“It shouldn’t hurt to be a child.”
The catchy tagline inscribed on specialized license plates in Arizona is a poignant reminder of the issue of child abuse. Historically, April is designated as Child Abuse Prevention Month and communities around the nation are promoting awareness to end violence against children. Chandler is committed to support these efforts.
The U.S. Department of Health and Human Services reports that five children die every day as a consequence of child abuse, and the vast majority of cases involve children under the age of five. In Arizona, one child is abused or neglected every hour, 24 hours a day. These alarming statistics demonstrate the seriousness of the issue and the need to reverse current trends.
Unfortunately, Chandler has had its share of heartbreaking child abuse cases. In 2009, the violent murder of 3-year-old Schala Vera by her mother’s boyfriend prompted Chandler Police staff to take action and form the Child Abuse Prevention and Awareness Coalition. The coalition aims at developing and advocating ways to safeguard our children and is now comprised of more than 50 professionals from fields as varied as healthcare, school districts, law enforcement, social services, media, non-profit, faith based groups and more.
On Saturday, April 7, the coalition will hold a free expo open to the public to kick-off National Child Abuse Prevention Month. The expo will have activities for kids and families, fun and informational booths, static displays of fire trucks, ambulances, police cars, a helicopter, as well as indoor training opportunities. The event is scheduled from 10 a.m. until 1 p.m. at Tumbleweed Park, 745 E. Germann Road.
The key message regarding child abuse is that it is entirely preventable. Strengthening families, educating the public about the importance of reporting suspicious behaviors and promoting access to emergency resources can save lives.
In a recent Chandler in Focus cable program, I had the privilege of interviewing Christine Scarpati, chief executive officer of Mesa’s Crisis Center, and Katie Cain, Chander’s victim services coordinator with the police department. Both stressed the importance of reporting child abuse cases and asking for help when needed.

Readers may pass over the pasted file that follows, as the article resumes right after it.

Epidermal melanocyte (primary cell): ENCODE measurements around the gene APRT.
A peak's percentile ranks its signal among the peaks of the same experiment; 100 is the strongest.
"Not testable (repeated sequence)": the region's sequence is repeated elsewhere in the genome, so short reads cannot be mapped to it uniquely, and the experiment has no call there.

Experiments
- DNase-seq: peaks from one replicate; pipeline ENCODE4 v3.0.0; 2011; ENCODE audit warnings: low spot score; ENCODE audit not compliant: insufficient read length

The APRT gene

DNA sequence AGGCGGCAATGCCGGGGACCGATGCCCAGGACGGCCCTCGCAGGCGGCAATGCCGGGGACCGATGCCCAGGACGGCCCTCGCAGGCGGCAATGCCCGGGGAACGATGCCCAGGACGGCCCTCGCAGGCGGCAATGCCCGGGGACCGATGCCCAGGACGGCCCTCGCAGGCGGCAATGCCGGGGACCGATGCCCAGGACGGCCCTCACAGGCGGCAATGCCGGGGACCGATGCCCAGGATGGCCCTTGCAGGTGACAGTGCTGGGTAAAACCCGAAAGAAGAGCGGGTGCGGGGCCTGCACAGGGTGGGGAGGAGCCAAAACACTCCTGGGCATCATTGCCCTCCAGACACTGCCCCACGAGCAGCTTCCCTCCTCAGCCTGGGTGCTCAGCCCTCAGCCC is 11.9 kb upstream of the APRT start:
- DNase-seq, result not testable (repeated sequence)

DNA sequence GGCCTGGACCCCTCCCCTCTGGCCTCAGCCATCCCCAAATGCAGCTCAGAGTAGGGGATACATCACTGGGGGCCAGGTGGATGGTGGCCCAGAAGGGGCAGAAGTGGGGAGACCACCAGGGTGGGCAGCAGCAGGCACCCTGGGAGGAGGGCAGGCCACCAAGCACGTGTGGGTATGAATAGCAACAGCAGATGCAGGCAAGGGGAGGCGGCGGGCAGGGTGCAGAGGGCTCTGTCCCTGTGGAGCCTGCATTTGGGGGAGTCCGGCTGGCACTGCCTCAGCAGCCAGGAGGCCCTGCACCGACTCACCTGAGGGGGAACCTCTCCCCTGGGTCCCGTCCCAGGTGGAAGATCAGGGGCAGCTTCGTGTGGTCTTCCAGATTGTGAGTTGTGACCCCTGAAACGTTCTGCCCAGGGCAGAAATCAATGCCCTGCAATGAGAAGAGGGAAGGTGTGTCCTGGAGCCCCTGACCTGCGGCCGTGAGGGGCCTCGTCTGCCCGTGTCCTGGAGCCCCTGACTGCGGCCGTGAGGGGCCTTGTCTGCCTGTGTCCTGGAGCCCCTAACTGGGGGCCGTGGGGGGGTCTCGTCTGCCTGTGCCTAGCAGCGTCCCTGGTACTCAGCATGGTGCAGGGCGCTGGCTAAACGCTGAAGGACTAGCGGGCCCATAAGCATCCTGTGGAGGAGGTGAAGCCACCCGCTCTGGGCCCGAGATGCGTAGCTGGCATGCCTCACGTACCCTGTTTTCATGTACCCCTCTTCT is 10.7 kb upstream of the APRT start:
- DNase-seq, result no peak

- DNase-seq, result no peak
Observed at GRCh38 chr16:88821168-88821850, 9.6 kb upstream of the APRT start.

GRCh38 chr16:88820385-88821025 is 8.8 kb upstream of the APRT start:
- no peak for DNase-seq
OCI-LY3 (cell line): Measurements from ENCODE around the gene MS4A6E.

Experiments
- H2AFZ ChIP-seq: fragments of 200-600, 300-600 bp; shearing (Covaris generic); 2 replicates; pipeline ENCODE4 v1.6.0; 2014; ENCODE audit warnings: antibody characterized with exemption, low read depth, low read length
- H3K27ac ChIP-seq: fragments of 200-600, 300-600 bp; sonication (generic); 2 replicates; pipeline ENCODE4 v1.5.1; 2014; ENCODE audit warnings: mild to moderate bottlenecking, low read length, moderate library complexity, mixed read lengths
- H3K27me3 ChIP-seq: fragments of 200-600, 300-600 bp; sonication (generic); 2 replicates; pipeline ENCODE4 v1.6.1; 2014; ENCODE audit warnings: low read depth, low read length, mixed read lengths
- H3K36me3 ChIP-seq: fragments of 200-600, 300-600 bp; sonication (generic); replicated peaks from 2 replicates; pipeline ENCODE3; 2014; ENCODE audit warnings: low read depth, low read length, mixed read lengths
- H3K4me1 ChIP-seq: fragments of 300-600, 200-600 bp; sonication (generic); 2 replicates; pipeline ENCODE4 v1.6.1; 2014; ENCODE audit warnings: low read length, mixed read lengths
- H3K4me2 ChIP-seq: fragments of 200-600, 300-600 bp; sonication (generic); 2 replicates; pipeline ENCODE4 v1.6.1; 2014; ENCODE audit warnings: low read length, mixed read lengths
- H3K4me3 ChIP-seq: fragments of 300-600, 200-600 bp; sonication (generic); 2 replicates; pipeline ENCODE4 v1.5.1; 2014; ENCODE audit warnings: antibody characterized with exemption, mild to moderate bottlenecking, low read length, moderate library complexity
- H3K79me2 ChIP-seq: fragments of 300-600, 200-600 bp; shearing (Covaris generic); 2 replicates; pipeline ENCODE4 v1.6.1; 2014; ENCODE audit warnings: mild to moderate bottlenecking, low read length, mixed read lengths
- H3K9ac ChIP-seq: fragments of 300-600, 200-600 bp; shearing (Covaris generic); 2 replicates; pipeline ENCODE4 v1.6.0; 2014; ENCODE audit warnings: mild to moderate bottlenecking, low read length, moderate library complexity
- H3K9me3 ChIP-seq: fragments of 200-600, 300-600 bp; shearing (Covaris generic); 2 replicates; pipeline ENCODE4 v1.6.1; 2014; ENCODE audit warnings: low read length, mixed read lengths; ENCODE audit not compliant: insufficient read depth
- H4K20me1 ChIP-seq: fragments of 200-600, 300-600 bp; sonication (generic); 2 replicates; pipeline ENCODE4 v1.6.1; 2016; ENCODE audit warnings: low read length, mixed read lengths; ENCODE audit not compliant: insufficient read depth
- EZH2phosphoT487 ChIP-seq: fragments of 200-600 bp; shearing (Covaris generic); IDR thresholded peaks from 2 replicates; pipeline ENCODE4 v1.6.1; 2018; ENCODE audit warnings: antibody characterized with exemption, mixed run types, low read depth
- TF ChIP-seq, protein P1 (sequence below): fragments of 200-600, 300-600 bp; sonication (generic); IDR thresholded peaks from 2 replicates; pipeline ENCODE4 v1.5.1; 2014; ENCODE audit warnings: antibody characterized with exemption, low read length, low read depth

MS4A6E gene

To report child abuse, please call the national hotline 1-800-4-A-CHILD or visit its corresponding website at www.childhelp.org. Another option is to call Arizona’s CPS hotline at 1-888-SOS-CHILD and visit its website at www.azdes.gov.
Caregivers seeking advice regarding discipline, development, nutrition, sleep or other topics can call the Birth to Five helpline through First Things First at 877-705-KIDS and visit www.birthtofivehelpline.org.
Another noteworthy campaign is the Never Shake A Baby project, which addresses the dangers of shaken baby syndrome and provides tips to soothe a crying baby. Information can be found online at www.nsbaz.org.
Many other local and national agencies are dedicated to preventing child abuse and assisting those affected by it. The Child Crisis Center not only serves as the East Valley emergency shelter for children through the age of 11 but also offers foster and adoption services as well as a Family Resource Center with free parenting, anger management and many other family support classes. Specific information, including volunteer opportunities, can be found online at www.childcrisis.org.
The community can’t sit silently in light of child abuse issues. There are countless ways to get involved. Whether it is by becoming a foster or adoptive family, volunteering or making financial contributions to local agencies, purchasing a specialized Arizona license plate, or simply spreading the word about awareness and prevention campaigns, everyone has a responsibility to prevent child abuse. Not only is it the right thing to do, but we owe it to our children.
It truly “shouldn’t hurt to be a child.”
Kevin Hartke is a member of the Chandler City Council and senior pastor at Trinity Christian Fellowship. He has lived and worked in Chandler for 26 years.